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Post 40

Wednesday, October 5, 2005 - 1:04pmSanction this postReply
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Glenn, I have no reason to believe that she didn't (certainly no reason based on the Brandens' accounts). And I have every reason, from the very fact that that quote was written BY HER, that she did think about this and consider thinking about this consistently to be a moral imperative. How many people do you know who think such a thing, other than objectivists?

I guess you can count me as an innocent-until-proven-guilty juror on this. And YOU would have to give me a reason for thinking otherwise in Rand's case, ESPECIALLY considering what she believed, wrote extensively about, and the evidence for how she lived her life. Beyond that, you're asking for unavailable evidence no matter what human being you might be considering.

Casey


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Post 41

Wednesday, October 5, 2005 - 1:29pmSanction this postReply
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Well, well, well...

Ayn Rand was capable of saying one thing about moral perfection one minute and then hold a completely different view at a different one?

Hmmmmmmmm...

Maybe time to write a book?

Or maybe think of "unbreached rationality" as a process and not as a state of being? (You know, acting in a morally perfect manner at this time, that time, many times, all the time - if you think you can pull that one off - instead of being morally perfect?)

Maybe time to really understand what she was saying? One of the two conflicting views of hers has to win out. Or does it?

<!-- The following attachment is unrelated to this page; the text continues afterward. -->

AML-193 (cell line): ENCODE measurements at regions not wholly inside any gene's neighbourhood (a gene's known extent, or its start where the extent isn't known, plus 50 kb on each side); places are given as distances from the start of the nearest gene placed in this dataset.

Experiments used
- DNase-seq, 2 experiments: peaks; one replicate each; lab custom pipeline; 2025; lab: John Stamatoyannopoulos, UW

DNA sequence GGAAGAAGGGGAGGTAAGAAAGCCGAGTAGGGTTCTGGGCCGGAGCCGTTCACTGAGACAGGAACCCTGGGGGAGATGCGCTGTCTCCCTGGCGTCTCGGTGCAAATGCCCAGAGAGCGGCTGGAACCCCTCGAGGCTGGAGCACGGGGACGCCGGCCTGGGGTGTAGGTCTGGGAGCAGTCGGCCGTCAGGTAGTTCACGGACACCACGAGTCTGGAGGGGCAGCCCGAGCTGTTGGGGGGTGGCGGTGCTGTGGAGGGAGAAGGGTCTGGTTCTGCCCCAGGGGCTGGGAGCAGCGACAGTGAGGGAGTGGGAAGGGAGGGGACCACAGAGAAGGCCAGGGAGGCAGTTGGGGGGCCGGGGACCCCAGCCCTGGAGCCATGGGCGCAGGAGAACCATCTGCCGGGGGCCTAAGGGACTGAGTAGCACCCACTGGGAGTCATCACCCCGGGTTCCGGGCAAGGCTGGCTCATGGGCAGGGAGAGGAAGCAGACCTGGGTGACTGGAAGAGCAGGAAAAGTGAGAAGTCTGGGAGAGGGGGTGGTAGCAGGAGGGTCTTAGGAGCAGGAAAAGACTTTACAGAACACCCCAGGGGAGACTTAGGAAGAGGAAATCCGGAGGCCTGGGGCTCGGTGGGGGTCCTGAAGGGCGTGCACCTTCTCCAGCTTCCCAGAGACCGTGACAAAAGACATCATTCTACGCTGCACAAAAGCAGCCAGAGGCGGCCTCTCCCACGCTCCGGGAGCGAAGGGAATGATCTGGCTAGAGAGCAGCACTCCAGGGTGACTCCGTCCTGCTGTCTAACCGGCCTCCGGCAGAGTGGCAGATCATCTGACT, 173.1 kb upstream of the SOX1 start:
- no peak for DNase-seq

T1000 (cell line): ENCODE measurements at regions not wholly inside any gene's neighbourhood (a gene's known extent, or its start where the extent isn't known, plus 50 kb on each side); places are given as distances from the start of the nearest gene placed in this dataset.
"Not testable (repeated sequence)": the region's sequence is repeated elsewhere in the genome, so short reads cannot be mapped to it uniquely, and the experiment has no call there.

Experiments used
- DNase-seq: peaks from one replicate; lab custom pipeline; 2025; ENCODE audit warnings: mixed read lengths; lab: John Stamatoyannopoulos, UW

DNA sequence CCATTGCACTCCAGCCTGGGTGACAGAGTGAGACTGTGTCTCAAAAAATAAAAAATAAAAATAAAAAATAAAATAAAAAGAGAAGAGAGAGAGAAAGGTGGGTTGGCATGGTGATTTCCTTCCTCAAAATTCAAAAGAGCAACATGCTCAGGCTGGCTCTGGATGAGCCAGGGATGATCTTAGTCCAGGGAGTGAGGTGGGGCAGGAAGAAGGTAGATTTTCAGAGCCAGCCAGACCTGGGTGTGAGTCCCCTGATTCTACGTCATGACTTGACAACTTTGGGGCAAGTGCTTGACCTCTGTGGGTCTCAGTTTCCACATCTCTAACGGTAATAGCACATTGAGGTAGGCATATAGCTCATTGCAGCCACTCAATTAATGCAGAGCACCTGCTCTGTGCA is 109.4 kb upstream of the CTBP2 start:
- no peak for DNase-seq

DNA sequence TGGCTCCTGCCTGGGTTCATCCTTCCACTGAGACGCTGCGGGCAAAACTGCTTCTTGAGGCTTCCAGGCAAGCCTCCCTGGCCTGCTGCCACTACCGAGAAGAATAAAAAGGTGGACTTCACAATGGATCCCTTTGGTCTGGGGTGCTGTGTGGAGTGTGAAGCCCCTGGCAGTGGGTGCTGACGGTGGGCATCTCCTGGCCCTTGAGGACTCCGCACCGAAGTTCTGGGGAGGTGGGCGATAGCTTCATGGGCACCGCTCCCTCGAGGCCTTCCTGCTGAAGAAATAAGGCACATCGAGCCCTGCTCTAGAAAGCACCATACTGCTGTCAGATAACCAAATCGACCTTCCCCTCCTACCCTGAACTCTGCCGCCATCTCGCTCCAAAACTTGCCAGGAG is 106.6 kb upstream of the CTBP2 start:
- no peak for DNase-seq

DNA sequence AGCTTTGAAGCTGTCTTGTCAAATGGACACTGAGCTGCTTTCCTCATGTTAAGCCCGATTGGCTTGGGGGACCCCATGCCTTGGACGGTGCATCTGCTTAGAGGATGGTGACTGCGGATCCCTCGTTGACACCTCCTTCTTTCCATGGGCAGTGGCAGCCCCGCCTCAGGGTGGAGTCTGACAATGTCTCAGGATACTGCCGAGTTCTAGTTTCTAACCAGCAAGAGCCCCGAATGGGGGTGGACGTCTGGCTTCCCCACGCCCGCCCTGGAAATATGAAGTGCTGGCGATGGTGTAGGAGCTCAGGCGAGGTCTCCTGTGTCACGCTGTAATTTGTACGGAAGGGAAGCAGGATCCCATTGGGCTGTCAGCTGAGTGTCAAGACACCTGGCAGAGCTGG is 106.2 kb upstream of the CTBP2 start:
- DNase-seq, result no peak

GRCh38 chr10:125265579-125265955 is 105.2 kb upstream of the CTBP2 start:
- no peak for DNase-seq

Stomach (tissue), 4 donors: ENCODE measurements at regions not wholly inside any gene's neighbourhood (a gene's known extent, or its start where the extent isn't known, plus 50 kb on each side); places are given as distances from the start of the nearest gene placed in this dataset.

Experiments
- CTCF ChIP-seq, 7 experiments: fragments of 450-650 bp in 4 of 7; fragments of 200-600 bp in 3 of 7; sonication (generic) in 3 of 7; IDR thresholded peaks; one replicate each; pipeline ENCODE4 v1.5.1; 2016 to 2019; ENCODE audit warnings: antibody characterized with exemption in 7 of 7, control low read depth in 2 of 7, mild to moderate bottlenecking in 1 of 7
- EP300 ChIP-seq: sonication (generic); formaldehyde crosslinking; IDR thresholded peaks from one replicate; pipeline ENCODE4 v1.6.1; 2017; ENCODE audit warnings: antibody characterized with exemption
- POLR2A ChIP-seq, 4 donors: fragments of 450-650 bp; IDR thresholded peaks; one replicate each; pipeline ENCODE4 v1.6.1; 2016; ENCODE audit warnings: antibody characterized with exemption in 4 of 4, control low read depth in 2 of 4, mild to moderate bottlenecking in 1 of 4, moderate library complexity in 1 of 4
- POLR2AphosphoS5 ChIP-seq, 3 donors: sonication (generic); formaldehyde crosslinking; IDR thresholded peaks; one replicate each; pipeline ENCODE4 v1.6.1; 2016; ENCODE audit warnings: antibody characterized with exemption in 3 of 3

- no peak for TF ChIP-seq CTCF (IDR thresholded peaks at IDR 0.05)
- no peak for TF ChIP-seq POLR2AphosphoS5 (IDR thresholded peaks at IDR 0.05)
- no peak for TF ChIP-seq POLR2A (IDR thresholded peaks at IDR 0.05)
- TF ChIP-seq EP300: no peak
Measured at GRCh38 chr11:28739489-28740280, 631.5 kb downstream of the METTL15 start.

Michael

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Post 42

Wednesday, October 5, 2005 - 1:29pmSanction this postReply
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By the way, I would ask, what, specifically, was Rand's immorality? You may believe that the affair itself was immoral despite the honesty involved. Leaving that aside, where was the immorality on her part at all?

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Post 43

Wednesday, October 5, 2005 - 1:55pmSanction this postReply
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Casey said:
By the way, I would ask, what, specifically, was Rand's immorality? You may believe that the affair itself was immoral despite the honesty involved. Leaving that aside, where was the immorality on her part at all?

(I'm assuming this was asked of me.)
Casey,
I'm not referring to any particular case of immorality.  I simply don't believe that anyone could exercise "the full and relentless use of [their] mind" all the time and in all circumstances and thereby achieve moral perfection by Rand's description.  But, more importantly, I don't see how I could possibly know whether they did or didn't.
Glenn


Post 44

Wednesday, October 5, 2005 - 2:20pmSanction this postReply
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Washington never told a lie--he admitted he chopped down that cherry tree. Ergo, our first President (under the Constitution) was morally perfect!?

--Brant


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Post 45

Wednesday, October 5, 2005 - 2:28pmSanction this postReply
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The question isn't whether it is known if another did or didn't - that is a case of innocent until proven guilty... what Galt was speaking of was to you, each of you, as individuals - to you and only to you, of yourself, not according to any dogma, but to the extent of your own understanding of what is rational and your unbreached use of it...  it is, yes, a process, because as your knowledge increases, your understanding enlarges...

Rand wrote this as a guide to living on earth, that is as a means of self fulfillment as a flourishing human... not as a means of seeking to convert others or creating any 'heaven on earth', but as a way of showing the essential nature of being human, and the requirements of said humans for living with each other..

To claim that "unbreached rationality" is impossible - is merely to say a personal statement about oneself, and to admit to a dogmaticism beyond your means...


Post 46

Wednesday, October 5, 2005 - 2:46pmSanction this postReply
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Robert,